Iran proudly paraded its military hardware in Tehran on Friday under the gaze of President Mahmoud Ahmadinejad, who used the event to again defiantly lash out at the West and Israel.
The display, involving thousands of military personnel, tanks and missiles borne on trucks, marked the anniversary of the start of the 1980-1988 Iran-Iraq war.
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Among the weapons on display were the surface-to-surface missile Qadr-F, which has a range of 2,000 kilometers (about 1,243 miles) and can reach Israel, and the Sajjil two-stage ballistic missile, which was not displayed in previous parades. It also has a 2,000-km range. The Fateh-110, Shahab-2 and Qiam missiles were also displayed.
During the parade, Iran's Revolution Guards Corps' Aerospace Commander Brigadier General Amir Ali Hajizadeh warned that the day a conflict begins, "the number of missiles launched would be more than the Zionists could imagine.
"If a conflict breaks out, the Zionist regime would be able to manage the beginning of the war, but the response and end would be in our hands, in which case the Zionist entity would cease to exist," the Fars news agency quoted the commander as saying.
Ahmadinejad at military parade
Before the procession began the Iranian president lashed out at the West over an anti-Islam video produced in the United States and the publication of caricatures of the prophet Mohammed by a French satirical weekly.
Ahmadinejad said that "in return for (allowing) the ugliest insults to the divine messenger, they — the West — raise the slogan of respect for freedom of speech."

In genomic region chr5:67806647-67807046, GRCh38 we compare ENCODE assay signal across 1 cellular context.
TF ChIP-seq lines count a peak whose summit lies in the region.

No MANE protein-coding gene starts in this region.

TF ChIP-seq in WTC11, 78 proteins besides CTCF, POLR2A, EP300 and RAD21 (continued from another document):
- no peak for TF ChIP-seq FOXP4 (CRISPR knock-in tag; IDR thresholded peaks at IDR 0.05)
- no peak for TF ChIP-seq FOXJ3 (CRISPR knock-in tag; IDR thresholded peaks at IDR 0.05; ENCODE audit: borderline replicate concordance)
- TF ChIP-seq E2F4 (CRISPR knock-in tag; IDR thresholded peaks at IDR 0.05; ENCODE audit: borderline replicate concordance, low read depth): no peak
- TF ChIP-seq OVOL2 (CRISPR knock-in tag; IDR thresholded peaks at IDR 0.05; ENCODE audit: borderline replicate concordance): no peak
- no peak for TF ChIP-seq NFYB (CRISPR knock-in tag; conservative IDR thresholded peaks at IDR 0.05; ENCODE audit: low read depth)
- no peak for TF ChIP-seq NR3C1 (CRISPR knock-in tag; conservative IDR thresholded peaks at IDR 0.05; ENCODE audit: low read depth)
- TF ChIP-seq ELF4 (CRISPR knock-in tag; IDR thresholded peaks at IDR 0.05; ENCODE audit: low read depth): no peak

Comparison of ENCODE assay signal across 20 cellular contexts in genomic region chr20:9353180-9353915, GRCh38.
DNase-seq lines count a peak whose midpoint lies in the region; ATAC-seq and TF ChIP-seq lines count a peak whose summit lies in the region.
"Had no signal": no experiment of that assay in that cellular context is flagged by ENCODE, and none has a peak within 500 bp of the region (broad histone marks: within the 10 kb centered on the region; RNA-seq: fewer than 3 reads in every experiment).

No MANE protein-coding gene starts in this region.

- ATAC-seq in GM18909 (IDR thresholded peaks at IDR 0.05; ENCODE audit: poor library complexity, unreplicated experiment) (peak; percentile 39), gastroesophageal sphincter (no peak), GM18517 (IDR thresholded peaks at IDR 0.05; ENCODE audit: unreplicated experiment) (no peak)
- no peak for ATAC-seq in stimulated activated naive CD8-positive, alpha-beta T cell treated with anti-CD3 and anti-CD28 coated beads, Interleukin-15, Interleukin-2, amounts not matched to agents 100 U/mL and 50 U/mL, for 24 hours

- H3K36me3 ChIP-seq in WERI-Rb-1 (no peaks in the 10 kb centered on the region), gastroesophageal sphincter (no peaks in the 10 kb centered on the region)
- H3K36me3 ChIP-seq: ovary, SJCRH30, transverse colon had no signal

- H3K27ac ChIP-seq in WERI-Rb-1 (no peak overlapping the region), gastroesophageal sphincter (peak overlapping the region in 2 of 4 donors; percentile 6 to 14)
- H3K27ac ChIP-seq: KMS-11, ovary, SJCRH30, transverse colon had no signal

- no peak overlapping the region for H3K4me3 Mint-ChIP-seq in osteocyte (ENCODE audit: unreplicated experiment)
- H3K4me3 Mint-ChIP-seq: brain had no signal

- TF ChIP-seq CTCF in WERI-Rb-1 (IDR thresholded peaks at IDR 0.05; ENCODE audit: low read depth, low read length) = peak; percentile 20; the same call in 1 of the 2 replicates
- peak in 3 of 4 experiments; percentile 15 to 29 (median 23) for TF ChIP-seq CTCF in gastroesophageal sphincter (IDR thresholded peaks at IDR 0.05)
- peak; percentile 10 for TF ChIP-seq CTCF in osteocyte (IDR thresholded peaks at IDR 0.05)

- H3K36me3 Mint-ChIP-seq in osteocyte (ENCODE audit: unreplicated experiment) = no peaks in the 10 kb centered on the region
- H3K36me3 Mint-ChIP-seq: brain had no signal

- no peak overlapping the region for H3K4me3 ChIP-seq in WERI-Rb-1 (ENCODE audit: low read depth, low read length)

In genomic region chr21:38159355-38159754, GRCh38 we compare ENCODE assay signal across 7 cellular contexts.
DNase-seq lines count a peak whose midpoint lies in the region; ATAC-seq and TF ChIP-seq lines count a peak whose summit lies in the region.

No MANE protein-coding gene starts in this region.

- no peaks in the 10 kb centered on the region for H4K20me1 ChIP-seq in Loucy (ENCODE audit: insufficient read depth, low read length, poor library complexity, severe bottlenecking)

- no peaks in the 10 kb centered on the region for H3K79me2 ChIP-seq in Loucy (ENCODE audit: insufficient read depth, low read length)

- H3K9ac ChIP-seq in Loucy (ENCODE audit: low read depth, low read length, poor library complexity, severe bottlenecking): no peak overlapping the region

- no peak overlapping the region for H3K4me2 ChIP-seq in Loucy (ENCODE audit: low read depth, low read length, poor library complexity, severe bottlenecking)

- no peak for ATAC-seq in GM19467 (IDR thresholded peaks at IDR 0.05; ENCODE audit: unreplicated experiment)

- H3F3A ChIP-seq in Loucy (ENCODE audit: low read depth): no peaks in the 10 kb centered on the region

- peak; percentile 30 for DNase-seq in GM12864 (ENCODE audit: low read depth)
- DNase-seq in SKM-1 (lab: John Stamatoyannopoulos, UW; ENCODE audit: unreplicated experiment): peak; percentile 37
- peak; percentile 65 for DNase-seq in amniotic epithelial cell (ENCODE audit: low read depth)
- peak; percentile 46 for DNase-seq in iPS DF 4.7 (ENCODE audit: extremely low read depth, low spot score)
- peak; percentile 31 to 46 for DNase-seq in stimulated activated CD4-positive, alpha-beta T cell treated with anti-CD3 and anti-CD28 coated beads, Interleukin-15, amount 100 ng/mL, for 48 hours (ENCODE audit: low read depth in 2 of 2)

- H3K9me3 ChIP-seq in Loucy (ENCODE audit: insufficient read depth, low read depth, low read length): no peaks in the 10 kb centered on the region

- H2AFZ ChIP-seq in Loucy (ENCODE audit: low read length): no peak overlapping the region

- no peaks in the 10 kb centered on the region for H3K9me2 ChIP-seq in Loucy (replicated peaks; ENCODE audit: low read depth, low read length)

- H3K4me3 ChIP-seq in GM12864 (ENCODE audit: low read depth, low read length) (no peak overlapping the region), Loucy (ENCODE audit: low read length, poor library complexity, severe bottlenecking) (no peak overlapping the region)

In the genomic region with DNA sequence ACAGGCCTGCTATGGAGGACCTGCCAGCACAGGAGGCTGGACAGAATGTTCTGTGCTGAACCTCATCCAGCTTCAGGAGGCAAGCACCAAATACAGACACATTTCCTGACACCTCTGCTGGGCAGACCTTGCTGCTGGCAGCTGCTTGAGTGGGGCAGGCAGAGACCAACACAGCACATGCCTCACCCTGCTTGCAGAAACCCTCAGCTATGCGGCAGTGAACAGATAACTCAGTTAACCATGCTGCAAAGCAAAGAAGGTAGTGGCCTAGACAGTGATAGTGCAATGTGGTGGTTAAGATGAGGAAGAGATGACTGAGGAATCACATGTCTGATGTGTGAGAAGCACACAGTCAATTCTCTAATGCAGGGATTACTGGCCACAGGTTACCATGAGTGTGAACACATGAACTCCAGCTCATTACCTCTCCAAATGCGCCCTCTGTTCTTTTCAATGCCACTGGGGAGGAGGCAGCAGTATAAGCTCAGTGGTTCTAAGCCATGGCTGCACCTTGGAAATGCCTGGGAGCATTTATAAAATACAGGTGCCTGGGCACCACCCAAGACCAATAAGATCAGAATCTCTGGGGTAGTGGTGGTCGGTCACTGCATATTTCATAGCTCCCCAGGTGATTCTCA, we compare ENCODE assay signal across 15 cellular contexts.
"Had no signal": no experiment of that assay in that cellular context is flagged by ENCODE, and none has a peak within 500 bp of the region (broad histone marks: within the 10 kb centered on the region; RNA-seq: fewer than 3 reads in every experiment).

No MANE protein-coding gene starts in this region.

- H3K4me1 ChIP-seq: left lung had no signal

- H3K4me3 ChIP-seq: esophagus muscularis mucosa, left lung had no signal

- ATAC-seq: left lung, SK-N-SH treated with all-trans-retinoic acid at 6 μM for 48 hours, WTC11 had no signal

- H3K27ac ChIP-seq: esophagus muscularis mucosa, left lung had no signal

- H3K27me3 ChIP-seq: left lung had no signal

He asserted that this shows a double standard and "is clearly a deception." The Iranian leader spoke during a military parade Friday in Tehran.
The remarks come after a week of protests and riots by Muslims angered by the film that depicts Islam’s prophet as a womanizer, religious fraud and child molester. The violence has left at least 30 people dead.
He called the film an Israeli-hatched plot "to divide (Muslims) and spark sectarian conflict."
In the speech, which was broadcast on state television, Ahmadinejad said that Iran was using "the same spirit and belief in itself" shown in that war to "stand and defend its rights" today against pressure from world powers.
Iran is locked in a showdown with the UN Security Council over its controversial nuclear program.
The West, led by the United States, has tightened the vice on Iran by implementing crippling economic sanctions, while US ally Israel - the Middle East's sole if undeclared nuclear weapons state - has threatened air strikes on Iranian atomic facilities.
Ahmadinejad implicitly referred to his often expressed opinion that the Holocaust never happened to lambast the West for perceived selective censorship.
"They stand against a question about a historical incident... they threaten and put pressure on nations for posing the question while at the same time in regards to the obscenest insults to the human sanctities and prophets... they shout adherence to freedom (of expression)," he said.
Ahmadinejad's stance challenging the facts surrounding the Holocaust is shared by Iran's supreme leader, Ayatollah Ali Khamenei, who is the country's commander-in-chief.
Early this week, Khamenei told naval cadets: "In some Western countries, no one dares to question the unknown incident of the Holocaust or for that matter some of the morally obscene policies like homosexuality... but insulting Islam and its sanctities under the pretext of freedom of expression is allowed."
AFP, AP contributed to the report
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